Seek no refuge from commitment
Diogenes (the Cynic), by John William Waterhouse (1882)
This is sort of a double-tag. Fr. Ron Rolheiser, in Secularity and the Gospel: Being Missionaries to Our Children, quoted a passage from God's Politics: Why the Right Gets It Wrong and the Left Doesn't Get It, by Jim Wallis.
Prophetic faith does not see the primary battle as the struggle between belief and secularism. It understands that the real battle, the big struggle of our times, is the fundamental choice between cynicism and hope. The prophets always begin in judgment, in a social critique of the status quo, but they end in hope — that these realities can and will be changed. The choice between cynicism and hope is ultimately a spiritual choice, one that has enormous political consequences.
First, let’s be fair to the cynics. Cynicism is the place of retreat for the smart, critical, and formerly idealistic people who are now trying to protect themselves. They are not naïve. They know what is going on, and at one point, they might even have tried for a time to change it. But they didn’t succeed; things got worse, and they got weary. Their activism, and the commitments and hopes that implied, made them feel vulnerable. So they retreated to cynicism as the refuge from commitment.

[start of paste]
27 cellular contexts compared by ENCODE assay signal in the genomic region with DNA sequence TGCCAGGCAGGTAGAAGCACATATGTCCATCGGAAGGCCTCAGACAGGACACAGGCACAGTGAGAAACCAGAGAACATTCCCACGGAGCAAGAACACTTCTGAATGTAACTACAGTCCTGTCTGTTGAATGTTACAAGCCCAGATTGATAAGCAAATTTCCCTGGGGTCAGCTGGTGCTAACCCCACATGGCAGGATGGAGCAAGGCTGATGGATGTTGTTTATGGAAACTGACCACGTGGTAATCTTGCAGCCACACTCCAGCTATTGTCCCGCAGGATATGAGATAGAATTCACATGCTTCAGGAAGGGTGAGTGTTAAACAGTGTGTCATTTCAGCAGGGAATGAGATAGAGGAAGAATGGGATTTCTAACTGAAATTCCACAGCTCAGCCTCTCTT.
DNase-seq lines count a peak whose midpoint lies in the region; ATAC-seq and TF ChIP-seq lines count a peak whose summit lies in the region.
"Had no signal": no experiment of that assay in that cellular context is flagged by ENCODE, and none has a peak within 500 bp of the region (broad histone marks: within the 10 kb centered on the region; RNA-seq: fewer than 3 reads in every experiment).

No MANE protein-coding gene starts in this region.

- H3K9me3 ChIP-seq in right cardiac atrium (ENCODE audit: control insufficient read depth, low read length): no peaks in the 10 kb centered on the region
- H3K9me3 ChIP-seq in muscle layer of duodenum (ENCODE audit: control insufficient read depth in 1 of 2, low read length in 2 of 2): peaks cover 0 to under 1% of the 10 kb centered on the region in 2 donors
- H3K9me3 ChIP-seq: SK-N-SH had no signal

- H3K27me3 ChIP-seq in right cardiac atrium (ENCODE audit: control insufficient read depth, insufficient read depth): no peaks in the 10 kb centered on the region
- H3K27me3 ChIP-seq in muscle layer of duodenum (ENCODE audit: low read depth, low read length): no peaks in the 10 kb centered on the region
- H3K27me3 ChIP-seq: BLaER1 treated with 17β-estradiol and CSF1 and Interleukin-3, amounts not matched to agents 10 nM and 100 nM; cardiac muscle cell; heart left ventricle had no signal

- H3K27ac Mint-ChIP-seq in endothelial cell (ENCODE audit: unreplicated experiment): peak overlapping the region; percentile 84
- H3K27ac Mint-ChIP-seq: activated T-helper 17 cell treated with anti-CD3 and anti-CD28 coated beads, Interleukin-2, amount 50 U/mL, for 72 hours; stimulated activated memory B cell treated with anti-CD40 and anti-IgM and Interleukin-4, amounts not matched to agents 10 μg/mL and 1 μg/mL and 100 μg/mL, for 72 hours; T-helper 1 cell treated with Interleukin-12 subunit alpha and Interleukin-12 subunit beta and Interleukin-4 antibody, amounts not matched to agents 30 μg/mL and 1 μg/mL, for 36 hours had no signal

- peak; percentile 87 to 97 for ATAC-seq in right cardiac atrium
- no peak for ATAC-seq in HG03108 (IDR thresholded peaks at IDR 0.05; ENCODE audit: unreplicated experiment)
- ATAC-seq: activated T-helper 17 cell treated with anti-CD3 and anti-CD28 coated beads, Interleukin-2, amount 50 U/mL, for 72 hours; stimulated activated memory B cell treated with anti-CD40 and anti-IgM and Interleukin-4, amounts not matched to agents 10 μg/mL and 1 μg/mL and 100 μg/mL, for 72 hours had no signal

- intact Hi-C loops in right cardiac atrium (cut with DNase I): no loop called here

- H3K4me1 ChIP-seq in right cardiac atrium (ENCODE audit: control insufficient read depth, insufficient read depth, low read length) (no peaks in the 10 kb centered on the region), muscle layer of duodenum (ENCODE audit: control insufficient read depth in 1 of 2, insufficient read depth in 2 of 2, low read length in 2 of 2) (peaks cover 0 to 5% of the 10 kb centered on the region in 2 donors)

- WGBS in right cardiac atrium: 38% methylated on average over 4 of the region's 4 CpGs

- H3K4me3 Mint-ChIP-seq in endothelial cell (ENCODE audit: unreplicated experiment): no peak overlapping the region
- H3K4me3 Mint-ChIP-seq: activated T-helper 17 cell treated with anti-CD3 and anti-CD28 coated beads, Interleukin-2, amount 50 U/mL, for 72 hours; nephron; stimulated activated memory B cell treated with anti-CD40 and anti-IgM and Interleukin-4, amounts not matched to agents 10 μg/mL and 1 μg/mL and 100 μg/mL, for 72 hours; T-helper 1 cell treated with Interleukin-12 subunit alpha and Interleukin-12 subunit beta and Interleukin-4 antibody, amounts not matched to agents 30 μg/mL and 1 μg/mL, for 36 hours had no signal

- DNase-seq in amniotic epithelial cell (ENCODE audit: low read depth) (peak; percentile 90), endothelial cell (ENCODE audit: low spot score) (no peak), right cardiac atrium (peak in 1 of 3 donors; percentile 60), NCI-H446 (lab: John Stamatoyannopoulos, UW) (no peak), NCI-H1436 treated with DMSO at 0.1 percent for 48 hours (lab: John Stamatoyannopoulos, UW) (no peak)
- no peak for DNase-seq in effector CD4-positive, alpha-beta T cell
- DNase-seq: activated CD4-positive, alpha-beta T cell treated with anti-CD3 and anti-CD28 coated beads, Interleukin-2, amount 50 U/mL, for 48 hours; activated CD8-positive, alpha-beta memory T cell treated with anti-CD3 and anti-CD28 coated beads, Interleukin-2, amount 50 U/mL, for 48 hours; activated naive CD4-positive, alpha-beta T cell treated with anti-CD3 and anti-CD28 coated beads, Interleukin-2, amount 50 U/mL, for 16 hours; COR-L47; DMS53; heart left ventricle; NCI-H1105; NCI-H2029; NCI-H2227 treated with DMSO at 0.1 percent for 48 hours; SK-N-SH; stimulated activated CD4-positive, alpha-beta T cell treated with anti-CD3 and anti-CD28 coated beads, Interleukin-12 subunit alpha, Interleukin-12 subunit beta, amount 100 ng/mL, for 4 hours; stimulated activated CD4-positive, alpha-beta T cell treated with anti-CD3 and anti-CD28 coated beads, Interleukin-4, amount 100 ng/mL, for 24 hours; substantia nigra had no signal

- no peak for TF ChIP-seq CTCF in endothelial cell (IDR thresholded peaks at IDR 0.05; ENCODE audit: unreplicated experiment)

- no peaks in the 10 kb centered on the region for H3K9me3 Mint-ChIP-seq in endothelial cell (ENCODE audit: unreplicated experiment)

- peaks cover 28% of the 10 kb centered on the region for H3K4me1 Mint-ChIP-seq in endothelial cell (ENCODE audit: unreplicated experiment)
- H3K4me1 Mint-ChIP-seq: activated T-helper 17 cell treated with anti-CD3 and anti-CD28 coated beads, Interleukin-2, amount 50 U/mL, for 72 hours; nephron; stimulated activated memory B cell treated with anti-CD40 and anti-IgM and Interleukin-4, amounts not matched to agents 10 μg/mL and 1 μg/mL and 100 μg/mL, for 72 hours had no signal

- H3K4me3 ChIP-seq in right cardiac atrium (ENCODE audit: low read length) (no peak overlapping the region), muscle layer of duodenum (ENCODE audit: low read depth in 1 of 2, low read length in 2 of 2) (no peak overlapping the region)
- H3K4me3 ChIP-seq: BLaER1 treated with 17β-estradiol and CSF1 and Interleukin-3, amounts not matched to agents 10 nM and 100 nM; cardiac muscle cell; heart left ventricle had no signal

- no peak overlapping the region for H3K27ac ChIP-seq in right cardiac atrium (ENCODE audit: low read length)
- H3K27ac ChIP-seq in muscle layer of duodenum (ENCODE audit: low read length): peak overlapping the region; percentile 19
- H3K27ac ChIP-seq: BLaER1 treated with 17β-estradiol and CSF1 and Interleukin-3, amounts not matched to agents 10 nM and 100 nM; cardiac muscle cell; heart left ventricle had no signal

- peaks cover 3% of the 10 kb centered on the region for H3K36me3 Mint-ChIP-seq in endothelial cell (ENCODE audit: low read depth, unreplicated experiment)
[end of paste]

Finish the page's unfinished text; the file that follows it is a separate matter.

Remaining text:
Perhaps the only people who view the world realistically are the cynics and the saints. Everybody else may be living in some kind of denial about what is really going on and how things really are.
And the only difference between the cynics and the saints is the presence, power, and possibility of hope. And that, indeed, is a spiritual and religious issue. More than just a moral issue, hope is a spiritual and even religious choice.